This demonstration shows how a structure sided in Hardie® siding remains intact, while structures built with vinyl, engineered wood, and cedar siding eventually succumb to the flames. The contrast is astonishing, and the noncombustible properties of Hardie® fiber cement are one reason why fire departments nationwide recognize Hardie® siding*. It’s a product that provides superior overall durability to help protect homes.
Since Hardie® siding and soffit panels are noncombustible, they will give you added peace of mind, whether you live in a wildfire-prone area or are at risk for common household fires from outdoor grills and bonfires. Hardie® products have a Class A fire rating when tested in accordance with ASTM E84, with a flame spread index of 0. And they’re eligible to be used in certain 1-hour fire rated wall assemblies which may be required under local building codes.
Choosing noncombustible siding and soffit panels give you one less variable to worry about when establishing a defensible barrier of noncombustible materials around your home. While it’s important to limit vegetation, wood mulch and combustible structures near your home, you can rest easy knowing your siding won’t add fuel to the flames.
Your Dream Home, Fortified
Hardie® siding may be able to withstand a fire, but what about other weather events? The product has your back there, too. Hardie® products are specifically engineered to resist damage from moisture and rot, whether your home is hit with rain or snow. They also offer little appeal to pests and won’t be eaten by termites, unlike wood siding, which is susceptible to damage from critters.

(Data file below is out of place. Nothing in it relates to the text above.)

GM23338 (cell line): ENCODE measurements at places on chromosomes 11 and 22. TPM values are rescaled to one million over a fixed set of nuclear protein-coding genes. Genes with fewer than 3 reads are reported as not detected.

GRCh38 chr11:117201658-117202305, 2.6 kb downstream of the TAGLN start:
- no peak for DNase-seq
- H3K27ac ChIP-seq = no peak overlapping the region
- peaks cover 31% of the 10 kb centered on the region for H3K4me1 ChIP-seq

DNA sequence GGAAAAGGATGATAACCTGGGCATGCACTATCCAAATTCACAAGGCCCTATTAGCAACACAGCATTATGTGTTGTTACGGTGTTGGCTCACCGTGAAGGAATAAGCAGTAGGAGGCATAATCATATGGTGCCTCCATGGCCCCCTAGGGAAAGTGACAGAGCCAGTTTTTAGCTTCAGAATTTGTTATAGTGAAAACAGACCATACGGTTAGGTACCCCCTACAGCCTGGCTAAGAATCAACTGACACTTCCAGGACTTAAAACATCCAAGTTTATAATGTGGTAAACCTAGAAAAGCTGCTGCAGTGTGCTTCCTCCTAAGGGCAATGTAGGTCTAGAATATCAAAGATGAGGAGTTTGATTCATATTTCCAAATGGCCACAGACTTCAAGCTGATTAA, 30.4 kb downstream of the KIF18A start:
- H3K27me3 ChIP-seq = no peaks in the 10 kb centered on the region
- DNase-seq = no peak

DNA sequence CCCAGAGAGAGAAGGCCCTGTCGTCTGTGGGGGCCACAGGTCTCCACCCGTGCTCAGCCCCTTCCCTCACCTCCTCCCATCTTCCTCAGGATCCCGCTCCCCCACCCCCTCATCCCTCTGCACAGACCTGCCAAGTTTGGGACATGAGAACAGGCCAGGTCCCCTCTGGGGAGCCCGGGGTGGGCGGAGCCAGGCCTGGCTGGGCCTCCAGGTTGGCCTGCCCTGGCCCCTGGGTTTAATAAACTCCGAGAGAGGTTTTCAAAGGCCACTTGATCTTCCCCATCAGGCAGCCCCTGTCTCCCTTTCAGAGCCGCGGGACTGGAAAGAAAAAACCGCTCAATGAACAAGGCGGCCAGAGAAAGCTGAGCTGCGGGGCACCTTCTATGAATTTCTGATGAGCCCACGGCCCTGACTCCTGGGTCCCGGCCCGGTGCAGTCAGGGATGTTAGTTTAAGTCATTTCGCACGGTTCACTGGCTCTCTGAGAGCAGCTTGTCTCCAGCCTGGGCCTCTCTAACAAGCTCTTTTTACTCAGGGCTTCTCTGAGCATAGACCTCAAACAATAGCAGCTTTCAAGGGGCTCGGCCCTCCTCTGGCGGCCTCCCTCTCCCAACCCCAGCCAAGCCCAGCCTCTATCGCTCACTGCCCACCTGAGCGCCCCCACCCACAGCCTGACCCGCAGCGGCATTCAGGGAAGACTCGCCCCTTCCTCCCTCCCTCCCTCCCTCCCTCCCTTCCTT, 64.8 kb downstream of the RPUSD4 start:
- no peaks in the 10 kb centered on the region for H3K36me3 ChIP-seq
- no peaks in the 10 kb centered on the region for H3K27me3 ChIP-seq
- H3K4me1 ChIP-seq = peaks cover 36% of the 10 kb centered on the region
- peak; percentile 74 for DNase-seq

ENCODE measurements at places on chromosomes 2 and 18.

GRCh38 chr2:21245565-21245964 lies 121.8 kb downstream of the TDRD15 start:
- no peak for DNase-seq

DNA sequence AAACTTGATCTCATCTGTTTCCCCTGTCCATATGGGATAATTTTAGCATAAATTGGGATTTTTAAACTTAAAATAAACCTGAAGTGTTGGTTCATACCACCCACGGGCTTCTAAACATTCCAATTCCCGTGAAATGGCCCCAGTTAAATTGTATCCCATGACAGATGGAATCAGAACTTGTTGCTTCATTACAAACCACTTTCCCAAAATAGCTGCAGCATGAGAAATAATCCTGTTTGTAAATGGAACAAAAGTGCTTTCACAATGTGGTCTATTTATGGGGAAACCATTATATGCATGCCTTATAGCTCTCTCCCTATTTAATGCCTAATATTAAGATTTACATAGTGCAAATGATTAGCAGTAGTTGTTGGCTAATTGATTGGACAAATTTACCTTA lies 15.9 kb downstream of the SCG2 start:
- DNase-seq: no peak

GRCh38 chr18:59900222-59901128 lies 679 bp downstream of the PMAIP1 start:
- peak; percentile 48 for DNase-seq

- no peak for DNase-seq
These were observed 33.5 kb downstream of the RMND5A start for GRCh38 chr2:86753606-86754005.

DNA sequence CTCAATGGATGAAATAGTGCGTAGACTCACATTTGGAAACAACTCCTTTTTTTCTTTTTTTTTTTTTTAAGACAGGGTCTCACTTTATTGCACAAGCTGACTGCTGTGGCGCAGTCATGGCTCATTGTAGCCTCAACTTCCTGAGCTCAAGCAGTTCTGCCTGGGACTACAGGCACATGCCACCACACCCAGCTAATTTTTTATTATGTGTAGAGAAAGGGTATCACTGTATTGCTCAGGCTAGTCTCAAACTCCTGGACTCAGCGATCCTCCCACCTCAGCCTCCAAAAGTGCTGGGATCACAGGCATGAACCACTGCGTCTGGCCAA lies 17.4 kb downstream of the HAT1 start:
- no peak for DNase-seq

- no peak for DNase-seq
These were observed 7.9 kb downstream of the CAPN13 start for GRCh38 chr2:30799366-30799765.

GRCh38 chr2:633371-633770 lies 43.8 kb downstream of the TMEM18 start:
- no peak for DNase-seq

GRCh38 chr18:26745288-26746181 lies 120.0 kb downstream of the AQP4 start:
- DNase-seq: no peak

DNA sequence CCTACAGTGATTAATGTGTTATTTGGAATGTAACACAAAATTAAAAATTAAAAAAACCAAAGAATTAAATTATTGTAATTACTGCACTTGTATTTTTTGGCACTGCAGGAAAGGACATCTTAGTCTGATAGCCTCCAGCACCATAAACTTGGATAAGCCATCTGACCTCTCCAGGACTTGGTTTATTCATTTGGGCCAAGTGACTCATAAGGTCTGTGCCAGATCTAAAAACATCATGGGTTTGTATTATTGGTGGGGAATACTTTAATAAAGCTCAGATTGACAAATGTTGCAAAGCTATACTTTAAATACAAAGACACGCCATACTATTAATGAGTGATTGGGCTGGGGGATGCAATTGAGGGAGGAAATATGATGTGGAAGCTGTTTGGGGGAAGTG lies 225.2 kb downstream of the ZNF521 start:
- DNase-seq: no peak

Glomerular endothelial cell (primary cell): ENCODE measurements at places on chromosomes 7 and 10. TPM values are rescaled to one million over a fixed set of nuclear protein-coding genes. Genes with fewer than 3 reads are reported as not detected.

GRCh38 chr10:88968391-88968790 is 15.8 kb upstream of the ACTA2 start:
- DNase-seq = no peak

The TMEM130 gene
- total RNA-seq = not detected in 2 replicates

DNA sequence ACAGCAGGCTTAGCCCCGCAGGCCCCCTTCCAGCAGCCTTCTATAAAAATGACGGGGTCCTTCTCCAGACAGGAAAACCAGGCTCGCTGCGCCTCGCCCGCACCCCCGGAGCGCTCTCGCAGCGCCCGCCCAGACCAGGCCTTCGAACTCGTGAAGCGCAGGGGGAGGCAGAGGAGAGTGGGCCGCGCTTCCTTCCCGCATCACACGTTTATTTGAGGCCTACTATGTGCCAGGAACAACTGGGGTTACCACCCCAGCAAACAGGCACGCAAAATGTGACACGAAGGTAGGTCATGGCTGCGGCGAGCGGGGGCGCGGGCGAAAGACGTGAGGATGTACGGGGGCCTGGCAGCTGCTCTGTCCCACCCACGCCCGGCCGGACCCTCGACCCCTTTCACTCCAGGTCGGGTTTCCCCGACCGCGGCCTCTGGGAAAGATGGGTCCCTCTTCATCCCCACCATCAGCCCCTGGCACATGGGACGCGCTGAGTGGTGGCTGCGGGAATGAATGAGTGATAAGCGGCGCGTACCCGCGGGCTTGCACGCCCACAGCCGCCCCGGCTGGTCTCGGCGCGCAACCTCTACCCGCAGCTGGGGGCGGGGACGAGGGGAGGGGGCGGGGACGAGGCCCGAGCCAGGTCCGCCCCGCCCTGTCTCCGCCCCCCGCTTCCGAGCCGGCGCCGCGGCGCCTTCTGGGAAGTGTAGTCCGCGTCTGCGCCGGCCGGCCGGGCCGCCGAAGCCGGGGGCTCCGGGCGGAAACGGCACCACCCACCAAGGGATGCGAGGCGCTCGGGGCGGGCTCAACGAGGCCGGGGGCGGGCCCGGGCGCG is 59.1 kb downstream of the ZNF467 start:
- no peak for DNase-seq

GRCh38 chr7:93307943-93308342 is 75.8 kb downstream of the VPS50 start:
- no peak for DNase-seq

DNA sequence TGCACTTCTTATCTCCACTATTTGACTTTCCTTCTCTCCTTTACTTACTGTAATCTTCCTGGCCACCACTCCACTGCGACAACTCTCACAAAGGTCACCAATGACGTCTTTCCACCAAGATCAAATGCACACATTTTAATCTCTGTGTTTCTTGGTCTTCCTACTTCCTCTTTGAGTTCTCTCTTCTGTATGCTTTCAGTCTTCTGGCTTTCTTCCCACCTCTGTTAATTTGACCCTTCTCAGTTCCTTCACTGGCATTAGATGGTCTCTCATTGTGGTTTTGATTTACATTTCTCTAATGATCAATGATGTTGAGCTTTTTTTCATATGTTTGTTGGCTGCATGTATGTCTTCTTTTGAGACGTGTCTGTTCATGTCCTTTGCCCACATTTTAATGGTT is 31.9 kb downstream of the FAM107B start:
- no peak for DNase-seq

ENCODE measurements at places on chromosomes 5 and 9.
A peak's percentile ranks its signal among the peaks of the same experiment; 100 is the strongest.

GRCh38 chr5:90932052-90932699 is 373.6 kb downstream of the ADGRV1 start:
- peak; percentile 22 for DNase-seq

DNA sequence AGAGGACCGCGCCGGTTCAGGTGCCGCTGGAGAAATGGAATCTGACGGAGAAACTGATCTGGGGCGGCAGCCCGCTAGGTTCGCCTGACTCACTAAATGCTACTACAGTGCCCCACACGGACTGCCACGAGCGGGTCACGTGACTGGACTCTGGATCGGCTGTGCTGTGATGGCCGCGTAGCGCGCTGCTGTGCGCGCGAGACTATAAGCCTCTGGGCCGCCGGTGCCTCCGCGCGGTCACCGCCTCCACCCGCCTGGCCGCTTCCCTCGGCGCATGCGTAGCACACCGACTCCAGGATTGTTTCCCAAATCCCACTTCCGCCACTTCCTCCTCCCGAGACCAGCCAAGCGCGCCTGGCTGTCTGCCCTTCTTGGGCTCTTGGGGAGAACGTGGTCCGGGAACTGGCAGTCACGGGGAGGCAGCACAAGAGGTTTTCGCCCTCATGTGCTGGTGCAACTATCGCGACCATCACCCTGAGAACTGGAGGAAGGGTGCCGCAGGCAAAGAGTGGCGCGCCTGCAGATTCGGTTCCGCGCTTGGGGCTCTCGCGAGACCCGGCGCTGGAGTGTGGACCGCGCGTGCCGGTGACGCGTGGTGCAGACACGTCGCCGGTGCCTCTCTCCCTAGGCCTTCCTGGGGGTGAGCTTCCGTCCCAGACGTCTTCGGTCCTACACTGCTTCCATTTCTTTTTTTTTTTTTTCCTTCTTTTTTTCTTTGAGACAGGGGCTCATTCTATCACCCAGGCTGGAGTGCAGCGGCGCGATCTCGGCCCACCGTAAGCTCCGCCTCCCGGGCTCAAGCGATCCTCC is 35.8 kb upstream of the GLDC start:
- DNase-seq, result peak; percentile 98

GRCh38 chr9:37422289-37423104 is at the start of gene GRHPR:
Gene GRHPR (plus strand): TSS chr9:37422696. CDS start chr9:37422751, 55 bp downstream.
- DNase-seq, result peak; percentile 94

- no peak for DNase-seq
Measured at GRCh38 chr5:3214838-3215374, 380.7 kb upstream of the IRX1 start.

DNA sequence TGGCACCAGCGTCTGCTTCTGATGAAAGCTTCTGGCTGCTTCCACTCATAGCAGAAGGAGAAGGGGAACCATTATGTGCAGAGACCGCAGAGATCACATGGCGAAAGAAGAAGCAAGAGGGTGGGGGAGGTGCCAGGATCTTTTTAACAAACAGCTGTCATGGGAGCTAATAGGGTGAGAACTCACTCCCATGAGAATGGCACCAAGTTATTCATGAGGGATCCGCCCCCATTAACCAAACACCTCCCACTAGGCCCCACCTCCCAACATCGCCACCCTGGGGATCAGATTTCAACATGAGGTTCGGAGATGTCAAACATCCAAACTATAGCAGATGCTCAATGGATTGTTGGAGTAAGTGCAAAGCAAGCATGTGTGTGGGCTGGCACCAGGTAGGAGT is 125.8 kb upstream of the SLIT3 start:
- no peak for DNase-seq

What’s more, the products are available in ColorPlus® Technology finishes which come with paint baked on at the factory. This finishing technique creates a stronger bond, with the paint resisting chipping, peeling and cracking. ColorPlus® Technology finished products resist fading from UV-rays, unlike vinyl siding.
While durability may be your primary concern as a homeowner, aesthetic appeal merits consideration as well. But Hardie® siding is far more than utilitarian — it’s also versatile enough to achieve the look of multiple siding styles, from board-and-batten to stucco-like finishes — and in gorgeous colors to boot. Download our inspiration guide to see what’s possible, or request a sample to experience the look and feel up close. And if you’re ready to install a product with superior fire resistance, request a quote.
To learn more about protecting your home from natural hazards, visit ibhs.org, fire.ca.gov/prepare, CalFire, or download the “Designing for Natural Hazards Series” publication from huduser.gov."
*Hardie® siding complies with ASTM E136 as a noncombustible cladding and is recognized by fire departments across the U.S. including Marietta, GA, Flagstaff, AZ and Orange County, CA. Fiber cement fire resistance does not extend to applied paints or coatings, which may be damaged or char when exposed to flames.